Abstract: This paper works out fair values of stock loan model with automatic termination clause. This stock loan is treated as a generalized perpetual American option with an automatic termination clause and possibly negative interest rate. Since it helps a bank to control the risk, banks should charge less service fees compared to stock loans without automatic termination clauses. The automatic termination clause is in fact a stop order set by the bank. We aim at establishing explicitly the value of such a loan and ranges of fair values of key parameters : this loan size, interest rate, fee for providing such a service and quantity of this automatic termination clause and relationships among these parameters as well as the optimal terminable stopping times.
    Date: 2010–05
  17. By: Niels Johannesen (Department of Economics, University of Copenhagen)
    Abstract: Bank deposits in jurisdictions with banking secrecy constitute an effective tool to evade taxes on interest income. A recent EU reform reduces the scope for this type of tax evasion by introducing a source tax on interest income earned by EU residents in Switzerland and several other jurisdictions with banking secrecy. In this paper, we estimate the impact of the source tax on Swiss bank deposits held by EU residents while using that non-EU residents were not subject to the tax to apply a natural experiment methodology. We find that the 15% source tax caused Swiss bank deposits of EU residents to drop by more than 40% with most of the response occurring in two quarters immediately before and after the source tax was introduced. The estimates imply an elasticity of Swiss deposits with respect to the net-of-source-tax-rate of around 2.75. The estimated elasticity is used to evaluate the efficiency properties of the tax. Given the large responsiveness of tax evaders, we find that the tax is associated with a very significant deadweight loss and that the 35% tax rate scheduled to apply from 2011 is considerably above the revenue maximizing rate
    Keywords: tax evasion; capital taxation; tax competition; savings directive
    Date: 2010–05
  18. By: Zdzienicka, Aleksandra
    Abstract: The aim of the paper is to re-assess the bank credit development in 11 Central and Eastern European countries and to provide new estimates of the credit-to-GDP ratio equilibrium level. Using filtering methods and dynamic panel estimations, our results suggest an “excessive” credit development for most of the studied economies until 2007. After this period, while credit has continued to remain excessive in Bulgaria, Hungary, Poland and Slovakia, it has decelerated in the other countries. However, while the results suggest a possibility of “credit crunch” in the Baltic republics and, to a less extent, in Croatia, credit deceleration may lead to “soft landing” for the Czech Republic, Romania and Slovenia.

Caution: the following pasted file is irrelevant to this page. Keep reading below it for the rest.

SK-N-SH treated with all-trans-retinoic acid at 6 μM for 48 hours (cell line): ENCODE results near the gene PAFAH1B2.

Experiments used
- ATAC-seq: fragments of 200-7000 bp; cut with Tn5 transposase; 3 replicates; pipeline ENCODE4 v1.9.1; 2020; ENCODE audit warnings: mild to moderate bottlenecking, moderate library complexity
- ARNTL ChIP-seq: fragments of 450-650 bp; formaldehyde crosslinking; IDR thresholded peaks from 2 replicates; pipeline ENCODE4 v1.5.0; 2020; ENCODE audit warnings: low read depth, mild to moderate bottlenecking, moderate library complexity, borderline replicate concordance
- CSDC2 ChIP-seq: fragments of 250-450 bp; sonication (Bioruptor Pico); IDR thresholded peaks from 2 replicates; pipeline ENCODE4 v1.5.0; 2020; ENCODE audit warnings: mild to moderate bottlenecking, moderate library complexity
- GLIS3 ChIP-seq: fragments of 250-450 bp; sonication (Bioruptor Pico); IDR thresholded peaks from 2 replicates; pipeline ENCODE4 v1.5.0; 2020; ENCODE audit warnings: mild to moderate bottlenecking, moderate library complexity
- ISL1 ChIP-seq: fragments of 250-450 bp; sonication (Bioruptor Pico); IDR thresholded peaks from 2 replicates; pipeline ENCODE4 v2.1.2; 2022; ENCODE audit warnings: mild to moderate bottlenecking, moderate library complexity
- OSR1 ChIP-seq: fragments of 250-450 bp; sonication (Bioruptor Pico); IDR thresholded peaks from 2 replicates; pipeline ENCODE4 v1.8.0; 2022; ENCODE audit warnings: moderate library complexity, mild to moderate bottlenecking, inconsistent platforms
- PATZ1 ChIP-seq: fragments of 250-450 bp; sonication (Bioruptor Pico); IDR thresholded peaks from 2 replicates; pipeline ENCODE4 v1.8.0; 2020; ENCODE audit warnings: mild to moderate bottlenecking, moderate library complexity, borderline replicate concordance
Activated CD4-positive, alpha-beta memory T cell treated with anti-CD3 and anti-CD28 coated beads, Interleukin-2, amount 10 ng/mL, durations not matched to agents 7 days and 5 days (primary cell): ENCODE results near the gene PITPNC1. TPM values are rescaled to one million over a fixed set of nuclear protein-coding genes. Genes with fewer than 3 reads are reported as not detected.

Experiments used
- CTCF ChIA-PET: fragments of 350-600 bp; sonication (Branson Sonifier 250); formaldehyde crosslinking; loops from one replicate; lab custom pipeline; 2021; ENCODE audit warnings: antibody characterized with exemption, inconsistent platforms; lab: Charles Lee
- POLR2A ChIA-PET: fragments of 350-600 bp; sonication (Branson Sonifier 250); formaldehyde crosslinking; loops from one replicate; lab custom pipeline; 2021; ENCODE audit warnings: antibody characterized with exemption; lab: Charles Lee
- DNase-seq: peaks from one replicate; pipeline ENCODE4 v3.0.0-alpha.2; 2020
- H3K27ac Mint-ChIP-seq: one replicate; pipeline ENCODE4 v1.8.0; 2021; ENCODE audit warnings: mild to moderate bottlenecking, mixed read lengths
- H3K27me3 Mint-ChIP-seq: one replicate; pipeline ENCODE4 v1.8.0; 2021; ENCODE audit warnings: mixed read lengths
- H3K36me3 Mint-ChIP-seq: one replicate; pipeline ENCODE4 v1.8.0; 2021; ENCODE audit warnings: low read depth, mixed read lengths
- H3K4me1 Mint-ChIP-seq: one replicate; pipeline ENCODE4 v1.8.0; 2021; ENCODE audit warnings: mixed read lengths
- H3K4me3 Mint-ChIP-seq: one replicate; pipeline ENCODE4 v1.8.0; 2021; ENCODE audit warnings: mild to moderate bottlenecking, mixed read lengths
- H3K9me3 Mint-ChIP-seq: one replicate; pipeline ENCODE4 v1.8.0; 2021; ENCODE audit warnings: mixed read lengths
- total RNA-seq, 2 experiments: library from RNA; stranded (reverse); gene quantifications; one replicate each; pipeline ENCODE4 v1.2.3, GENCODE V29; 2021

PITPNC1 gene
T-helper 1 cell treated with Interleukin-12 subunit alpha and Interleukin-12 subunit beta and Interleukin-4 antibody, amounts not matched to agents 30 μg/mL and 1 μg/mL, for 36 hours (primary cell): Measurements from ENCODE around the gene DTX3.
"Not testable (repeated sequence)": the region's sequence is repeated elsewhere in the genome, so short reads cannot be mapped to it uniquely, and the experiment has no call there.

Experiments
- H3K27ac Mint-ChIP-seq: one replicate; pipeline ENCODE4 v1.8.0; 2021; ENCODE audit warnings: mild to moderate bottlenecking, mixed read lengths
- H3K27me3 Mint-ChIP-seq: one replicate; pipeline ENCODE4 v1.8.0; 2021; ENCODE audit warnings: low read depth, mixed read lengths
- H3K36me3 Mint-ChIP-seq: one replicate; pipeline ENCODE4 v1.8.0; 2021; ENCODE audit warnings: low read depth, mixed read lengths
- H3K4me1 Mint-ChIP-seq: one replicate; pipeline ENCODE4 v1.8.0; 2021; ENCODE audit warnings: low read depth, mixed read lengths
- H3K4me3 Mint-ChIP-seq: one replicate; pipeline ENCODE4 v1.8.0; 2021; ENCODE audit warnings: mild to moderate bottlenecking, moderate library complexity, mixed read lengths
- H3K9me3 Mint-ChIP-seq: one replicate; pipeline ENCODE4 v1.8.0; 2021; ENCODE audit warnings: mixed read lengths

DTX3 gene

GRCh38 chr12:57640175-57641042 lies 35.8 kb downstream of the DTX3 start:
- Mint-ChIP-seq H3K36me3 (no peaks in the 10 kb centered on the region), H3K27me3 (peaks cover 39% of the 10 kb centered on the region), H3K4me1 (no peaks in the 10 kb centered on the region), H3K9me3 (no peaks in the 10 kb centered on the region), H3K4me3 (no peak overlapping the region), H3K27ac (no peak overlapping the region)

Keywords: Bank Credit; Dynamic Panel; CEECs
    JEL: G2 C2
    Date: 2010–03
  19. By: Titiheruw, Ira S. (Asian Development Bank Institute); Atje, Raymond (Asian Development Bank Institute)
    Abstract: This paper describes the existing payment system in Indonesia, which is comprised of cash and non-cash payment systems. The non-cash payment system has evolved swiftly due to improvements in information technology and the resulting transition from a paper-based to a card-based system. With the development of e-money, it is already moving toward a paperless payment system. As the monetary authority in Indonesia, Bank Indonesia is responsible for regulating and safeguarding the smooth and efficient operation of the national payment system. In 2004, the bank revised the blueprint of the system, which was originally introduced in 1995 in anticipation of efficiency-related challenges and legal implications arising from economic and technological development. Although Bank Indonesia expects to be able to provide equitable access and offer consumer protection, potential benefits arising from technological advances to the payment system, such as access in remote areas, remains an issue for small- and medium-sized enterprises. This paper examines this issue closely, with an eye to making the payment system more inclusive. It also examines the impact of the recent global financial crisis on Indonesia's payment system. The authors found that the system has remained safe, secure, and reliable despite some minor liquidity problems experienced by small banks in the last quarter of 2008 as the effects of the global crisis began to penetrate the country's financial sector.
    Keywords: payment system indonesia; bank indonesia payment system; indonesia financial crisis
    JEL: E42
    Date: 2009–08–31
  20. By: Antonio Francisco A. Silva Jr.